As Congress and the Obama Administration continue to spar over how to reduce the long-term debt of the country, and whether to raise the debt ceiling, a major credit rating agency has warned that it may downgrade the credit of the United States of America.
Moody’s warned Thursday that “if there is no progress on increasing the statutory debt limit in coming weeks, it expects to place the U.S. government's rating under review for possible downgrade, due to the very small but rising risk of a short-lived default.”
Moody’s continued in its warning: “If the debt limit is raised and default avoided, the Aaa rating will be maintained. However, the rating outlook will depend on the outcome of negotiations on deficit reduction. A credible agreement on substantial deficit reduction would support a continued stable outlook; lack of such an agreement could prompt Moody's to change its outlook to negative on the Aaa rating.”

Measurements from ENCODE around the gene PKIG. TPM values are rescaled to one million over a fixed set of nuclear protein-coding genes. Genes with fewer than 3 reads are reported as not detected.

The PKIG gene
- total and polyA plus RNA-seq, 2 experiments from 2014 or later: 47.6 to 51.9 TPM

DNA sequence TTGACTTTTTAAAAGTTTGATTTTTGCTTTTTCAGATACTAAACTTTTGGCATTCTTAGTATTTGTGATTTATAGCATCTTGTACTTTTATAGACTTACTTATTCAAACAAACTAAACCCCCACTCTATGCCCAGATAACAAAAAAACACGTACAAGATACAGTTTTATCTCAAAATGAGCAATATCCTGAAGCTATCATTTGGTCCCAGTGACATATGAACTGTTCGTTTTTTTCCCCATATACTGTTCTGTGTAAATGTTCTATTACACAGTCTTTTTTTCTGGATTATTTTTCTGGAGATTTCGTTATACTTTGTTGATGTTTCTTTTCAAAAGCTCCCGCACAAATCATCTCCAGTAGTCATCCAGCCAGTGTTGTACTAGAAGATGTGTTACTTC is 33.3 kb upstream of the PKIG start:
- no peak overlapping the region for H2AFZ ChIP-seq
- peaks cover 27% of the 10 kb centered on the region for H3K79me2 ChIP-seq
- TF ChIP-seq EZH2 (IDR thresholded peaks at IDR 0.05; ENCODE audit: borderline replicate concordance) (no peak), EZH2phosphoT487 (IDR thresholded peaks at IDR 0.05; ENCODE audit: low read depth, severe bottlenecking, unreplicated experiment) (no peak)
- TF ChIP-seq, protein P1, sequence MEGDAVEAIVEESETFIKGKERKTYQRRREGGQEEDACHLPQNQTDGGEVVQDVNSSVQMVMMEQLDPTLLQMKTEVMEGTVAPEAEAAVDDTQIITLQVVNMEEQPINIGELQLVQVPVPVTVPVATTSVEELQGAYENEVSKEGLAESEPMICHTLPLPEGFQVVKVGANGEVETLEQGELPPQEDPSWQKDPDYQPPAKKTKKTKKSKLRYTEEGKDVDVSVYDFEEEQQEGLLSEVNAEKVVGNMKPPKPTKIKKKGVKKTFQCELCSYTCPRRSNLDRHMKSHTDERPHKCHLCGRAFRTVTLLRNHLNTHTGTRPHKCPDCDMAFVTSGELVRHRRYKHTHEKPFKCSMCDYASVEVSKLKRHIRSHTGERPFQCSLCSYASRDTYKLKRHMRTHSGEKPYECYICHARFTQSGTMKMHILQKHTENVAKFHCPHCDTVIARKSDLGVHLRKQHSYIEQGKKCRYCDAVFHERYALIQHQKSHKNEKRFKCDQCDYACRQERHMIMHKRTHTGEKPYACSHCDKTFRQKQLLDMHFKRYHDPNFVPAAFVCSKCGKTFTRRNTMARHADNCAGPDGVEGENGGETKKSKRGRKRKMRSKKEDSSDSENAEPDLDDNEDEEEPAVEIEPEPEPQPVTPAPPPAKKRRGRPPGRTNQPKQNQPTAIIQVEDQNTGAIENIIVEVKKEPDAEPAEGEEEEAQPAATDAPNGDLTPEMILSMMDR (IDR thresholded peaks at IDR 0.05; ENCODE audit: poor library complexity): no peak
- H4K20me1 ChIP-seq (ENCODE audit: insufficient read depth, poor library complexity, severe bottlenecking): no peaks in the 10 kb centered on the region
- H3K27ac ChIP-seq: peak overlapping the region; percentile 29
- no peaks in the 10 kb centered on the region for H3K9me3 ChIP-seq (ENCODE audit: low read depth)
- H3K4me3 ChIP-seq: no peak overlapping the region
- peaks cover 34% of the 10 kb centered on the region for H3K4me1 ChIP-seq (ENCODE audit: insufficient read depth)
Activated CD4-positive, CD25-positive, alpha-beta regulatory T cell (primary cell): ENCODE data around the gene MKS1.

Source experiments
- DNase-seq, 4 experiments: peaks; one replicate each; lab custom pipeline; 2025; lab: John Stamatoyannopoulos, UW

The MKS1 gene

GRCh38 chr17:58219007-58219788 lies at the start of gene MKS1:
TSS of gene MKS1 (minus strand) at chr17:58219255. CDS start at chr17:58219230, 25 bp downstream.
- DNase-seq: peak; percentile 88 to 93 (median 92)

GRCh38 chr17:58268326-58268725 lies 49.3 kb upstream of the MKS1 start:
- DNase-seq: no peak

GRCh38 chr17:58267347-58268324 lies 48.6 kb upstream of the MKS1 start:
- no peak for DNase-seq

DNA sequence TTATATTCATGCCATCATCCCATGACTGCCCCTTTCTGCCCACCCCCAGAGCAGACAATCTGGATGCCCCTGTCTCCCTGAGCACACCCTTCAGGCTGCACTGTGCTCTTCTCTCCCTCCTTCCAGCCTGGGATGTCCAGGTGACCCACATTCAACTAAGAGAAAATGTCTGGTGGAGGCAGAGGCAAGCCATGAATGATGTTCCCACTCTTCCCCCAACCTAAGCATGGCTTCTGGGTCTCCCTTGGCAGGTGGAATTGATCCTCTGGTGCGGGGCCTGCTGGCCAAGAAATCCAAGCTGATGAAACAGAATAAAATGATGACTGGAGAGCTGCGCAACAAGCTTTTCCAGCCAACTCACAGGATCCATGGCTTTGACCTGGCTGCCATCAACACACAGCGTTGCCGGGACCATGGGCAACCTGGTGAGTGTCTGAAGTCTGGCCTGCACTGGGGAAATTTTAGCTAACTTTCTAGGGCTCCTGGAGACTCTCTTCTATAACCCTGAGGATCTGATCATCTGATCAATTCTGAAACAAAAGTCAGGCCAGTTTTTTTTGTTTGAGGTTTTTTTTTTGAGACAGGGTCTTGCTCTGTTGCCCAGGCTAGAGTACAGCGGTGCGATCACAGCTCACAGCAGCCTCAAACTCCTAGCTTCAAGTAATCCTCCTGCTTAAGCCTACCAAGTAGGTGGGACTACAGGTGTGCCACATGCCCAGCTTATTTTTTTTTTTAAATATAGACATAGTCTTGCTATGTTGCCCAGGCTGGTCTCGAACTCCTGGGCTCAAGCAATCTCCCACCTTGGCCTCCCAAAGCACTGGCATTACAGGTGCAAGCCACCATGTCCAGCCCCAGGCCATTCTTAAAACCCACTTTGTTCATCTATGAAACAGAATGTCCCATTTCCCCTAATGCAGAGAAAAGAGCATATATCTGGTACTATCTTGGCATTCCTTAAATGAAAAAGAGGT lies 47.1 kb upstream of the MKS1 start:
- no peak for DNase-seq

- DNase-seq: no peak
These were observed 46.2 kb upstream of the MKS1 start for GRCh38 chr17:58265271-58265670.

Though Moody’s said in its report that it, “anticipates that a default would be cured quickly,” the rating agency left open the door to a potential downgrade of the U.S. to “a rating in the Aa range.”
The Potential Repercussions
While those who argue against raising the U.S. debt limit cite a desire to cut spending now as a way to cut the long-term U.S. deficit, many economists and Administration officials argue that even a hint of the threat of default by the world’s go-to haven in any crisis—U.S. sovereign debt—could have serious consequences for the fiscal health of the nation.